Archbishop’s pointed Independence homily: ‘Leadership must be open to public scrutiny’

From accountability to governance, the Law of the Sea and migration, Charles J. Scicluna’s Independence Day homily hits home with a pointed message

Archbishop Charles Scicluna delivering the homily at the traditional Independence Day mass celebrated at St John's Co-Cathedral
Archbishop Charles Scicluna delivering the homily at the traditional Independence Day mass celebrated at St John's Co-Cathedral

Malta’s archbishop Charles J. Scicluna sent political leaders a timely warning as part of his Independence Day homily, demanding that they no longer treat the State as a ‘Big Brother’ to its electors.

Scicluna, never one to shy away from speaking his mind on national occasions, marked Malta’s 55th anniversary of Independence by calling on its “stewards” to take of their household and not abuse it at will.

“He is a servant and is called to serve and not to be served. He is called to dedicate his life for the good of others and will shun any temptation to abuse his authority for personal gain, profit or advantage,” Scicluna pointedly said of the country’s leadership.

“Accountability requires leadership to be open to public scrutiny and censure. Accountability is the antidote to that sense of impunity that makes a mockery of leadership as service and of democracy as an expression of the rule of law.

“The steward leader, in a democracy worthy of the name, knows too well that he is accountable to the people he serves both politically and legally. He will embrace politics as a service to the common good and will respect the fact that he is not above the law.”

Scicluna gave an even more critical assessment of Malta’s state of democracy, saying the island-nation had to “move from the passive quasi-parasitic dependence on the State as the Big Brother of Orwellian fame to a proactive co-ownership of the instruments of the State”.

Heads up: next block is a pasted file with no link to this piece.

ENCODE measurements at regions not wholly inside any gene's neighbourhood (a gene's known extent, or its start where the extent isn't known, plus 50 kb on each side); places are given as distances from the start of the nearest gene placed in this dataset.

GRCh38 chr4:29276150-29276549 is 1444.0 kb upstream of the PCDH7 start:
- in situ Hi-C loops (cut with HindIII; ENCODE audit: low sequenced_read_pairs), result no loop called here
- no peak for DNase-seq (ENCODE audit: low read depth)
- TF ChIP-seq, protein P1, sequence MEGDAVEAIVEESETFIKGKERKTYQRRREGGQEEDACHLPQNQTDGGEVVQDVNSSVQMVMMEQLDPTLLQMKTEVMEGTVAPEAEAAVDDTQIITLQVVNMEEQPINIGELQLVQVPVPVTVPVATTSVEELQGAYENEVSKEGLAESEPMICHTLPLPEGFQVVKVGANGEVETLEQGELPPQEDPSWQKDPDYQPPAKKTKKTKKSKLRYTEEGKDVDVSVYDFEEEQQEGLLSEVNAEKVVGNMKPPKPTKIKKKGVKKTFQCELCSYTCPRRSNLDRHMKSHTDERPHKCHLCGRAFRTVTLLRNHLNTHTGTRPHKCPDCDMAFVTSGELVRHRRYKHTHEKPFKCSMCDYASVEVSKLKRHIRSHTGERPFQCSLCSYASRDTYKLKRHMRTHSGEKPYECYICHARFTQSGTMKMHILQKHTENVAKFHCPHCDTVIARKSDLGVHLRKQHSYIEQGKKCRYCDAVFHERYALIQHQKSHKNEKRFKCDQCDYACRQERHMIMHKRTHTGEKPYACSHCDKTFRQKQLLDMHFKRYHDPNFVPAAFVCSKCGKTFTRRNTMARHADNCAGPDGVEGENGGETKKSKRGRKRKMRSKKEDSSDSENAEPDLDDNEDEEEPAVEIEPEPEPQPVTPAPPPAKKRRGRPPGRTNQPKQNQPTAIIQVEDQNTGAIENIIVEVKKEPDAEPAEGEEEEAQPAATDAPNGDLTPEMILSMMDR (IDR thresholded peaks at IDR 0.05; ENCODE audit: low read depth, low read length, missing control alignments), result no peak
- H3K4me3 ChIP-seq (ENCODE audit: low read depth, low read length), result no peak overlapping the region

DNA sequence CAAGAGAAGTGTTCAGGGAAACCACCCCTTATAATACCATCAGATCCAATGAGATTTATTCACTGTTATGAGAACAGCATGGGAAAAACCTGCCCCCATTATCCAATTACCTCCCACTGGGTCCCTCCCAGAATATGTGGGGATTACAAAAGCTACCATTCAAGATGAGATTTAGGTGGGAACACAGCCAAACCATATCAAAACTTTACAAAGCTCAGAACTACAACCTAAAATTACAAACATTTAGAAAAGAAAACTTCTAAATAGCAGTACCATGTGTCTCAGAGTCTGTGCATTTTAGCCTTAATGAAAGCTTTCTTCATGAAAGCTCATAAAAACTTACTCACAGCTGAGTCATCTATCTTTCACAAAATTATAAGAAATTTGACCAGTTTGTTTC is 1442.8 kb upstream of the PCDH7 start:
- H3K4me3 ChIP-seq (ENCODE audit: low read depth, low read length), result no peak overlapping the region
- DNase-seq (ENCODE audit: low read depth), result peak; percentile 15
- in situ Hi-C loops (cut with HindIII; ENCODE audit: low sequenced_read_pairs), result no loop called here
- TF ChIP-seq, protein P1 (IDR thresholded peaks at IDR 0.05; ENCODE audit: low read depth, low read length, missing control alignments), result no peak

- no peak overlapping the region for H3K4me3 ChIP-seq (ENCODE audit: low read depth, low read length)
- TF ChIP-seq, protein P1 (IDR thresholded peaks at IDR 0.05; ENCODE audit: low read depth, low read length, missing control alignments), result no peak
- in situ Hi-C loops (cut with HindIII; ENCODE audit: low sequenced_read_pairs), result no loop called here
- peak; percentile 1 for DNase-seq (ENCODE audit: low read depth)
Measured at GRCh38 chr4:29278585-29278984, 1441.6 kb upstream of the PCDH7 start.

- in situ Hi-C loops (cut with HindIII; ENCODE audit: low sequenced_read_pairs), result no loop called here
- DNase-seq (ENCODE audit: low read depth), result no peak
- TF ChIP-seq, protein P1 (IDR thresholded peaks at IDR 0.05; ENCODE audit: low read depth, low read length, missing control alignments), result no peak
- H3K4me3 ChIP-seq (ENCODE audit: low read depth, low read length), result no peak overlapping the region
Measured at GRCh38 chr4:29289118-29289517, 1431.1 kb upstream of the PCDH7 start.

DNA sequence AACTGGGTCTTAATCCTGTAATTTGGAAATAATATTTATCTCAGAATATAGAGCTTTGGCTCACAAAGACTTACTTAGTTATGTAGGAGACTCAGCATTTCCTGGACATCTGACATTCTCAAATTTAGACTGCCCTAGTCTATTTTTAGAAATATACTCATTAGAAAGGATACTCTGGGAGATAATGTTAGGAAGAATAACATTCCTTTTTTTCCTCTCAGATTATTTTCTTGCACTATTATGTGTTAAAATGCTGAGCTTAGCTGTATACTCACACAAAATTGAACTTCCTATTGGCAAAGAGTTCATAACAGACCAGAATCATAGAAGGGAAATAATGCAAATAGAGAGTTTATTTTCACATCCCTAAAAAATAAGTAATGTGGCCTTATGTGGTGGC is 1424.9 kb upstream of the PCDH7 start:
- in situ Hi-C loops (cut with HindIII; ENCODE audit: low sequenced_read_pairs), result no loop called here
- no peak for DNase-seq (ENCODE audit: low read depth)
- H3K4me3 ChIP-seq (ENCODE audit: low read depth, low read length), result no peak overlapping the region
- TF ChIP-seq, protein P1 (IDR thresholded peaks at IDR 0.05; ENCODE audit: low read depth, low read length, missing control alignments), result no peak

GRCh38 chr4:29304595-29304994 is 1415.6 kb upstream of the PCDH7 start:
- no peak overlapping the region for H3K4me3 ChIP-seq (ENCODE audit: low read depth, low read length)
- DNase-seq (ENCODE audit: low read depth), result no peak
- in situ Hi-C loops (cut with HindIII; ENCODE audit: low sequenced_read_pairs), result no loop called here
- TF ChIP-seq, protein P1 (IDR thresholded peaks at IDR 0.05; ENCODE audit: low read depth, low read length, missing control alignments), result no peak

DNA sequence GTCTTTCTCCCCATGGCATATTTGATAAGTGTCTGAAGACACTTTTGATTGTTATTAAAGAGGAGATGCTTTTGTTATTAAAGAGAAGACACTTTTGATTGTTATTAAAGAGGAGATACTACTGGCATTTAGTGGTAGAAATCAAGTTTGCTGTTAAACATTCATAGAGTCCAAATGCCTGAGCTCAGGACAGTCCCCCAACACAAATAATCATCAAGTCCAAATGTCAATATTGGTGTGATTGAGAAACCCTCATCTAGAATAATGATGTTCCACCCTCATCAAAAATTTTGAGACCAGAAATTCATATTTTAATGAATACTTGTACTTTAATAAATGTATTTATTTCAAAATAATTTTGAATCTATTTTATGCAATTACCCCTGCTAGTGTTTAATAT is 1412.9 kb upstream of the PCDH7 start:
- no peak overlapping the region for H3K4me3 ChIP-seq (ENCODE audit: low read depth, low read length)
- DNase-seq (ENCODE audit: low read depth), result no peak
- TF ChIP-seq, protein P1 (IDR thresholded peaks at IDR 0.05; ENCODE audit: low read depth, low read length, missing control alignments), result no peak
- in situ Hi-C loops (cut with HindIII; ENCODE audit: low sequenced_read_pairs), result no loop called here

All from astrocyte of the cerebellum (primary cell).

Scicluna said Independence Day should challenge Maltese citizens to develop “a true sense of the state” and for voters to grow out of what he called the “atavistic sense of entitlement at the hand of a benevolent despot” – a reference to Malta’s colonial past – and instead take up the challenge to be co-stewards in the running of the state.

“This place is uncomfortable because, to paraphrase the wisdom of US President John F. Kennedy, being true and loyal citizens of an independent country means that we ask ourselves first and foremost what we need to do for our country rather than what our country needs to do for us,” Scicluna said.

The archbishop also said Independence Day should Malta to account as to how it fulfilled its call to stewardship, or better governance, on the international level. “The globalisation of challenges on the economic and environmental level calls for a globalisation of stewardship that runs counter to the petty narrow-minded populist rhetoric that puts the interest of the individual states above the wellbeing of the human family,” he said, citing as an example Malta’s role in promoting the 1967 Law of the Sea Convention.

“This globalisation of care should encourage us to play an active part on the international stage to promote a true sense of fraternity among nations,” he said, in a reference to the phenomenon of irregular migration in the Mediterranean.

“We are right in expecting that other European countries share the responsibility derived from the influx of migrants from the Southern Mediterranean shores that poses a disproportionate strain on our resources and territory, limited as they are.

“On the other hand, we owe it to the family of nations, not least to the other members of the European Union, to the Commonwealth family of nations, and to the international community, that our instruments of state and sovereign status remain at the service of the rule of law, the full respect of human rights and the stewardship of the global community.”

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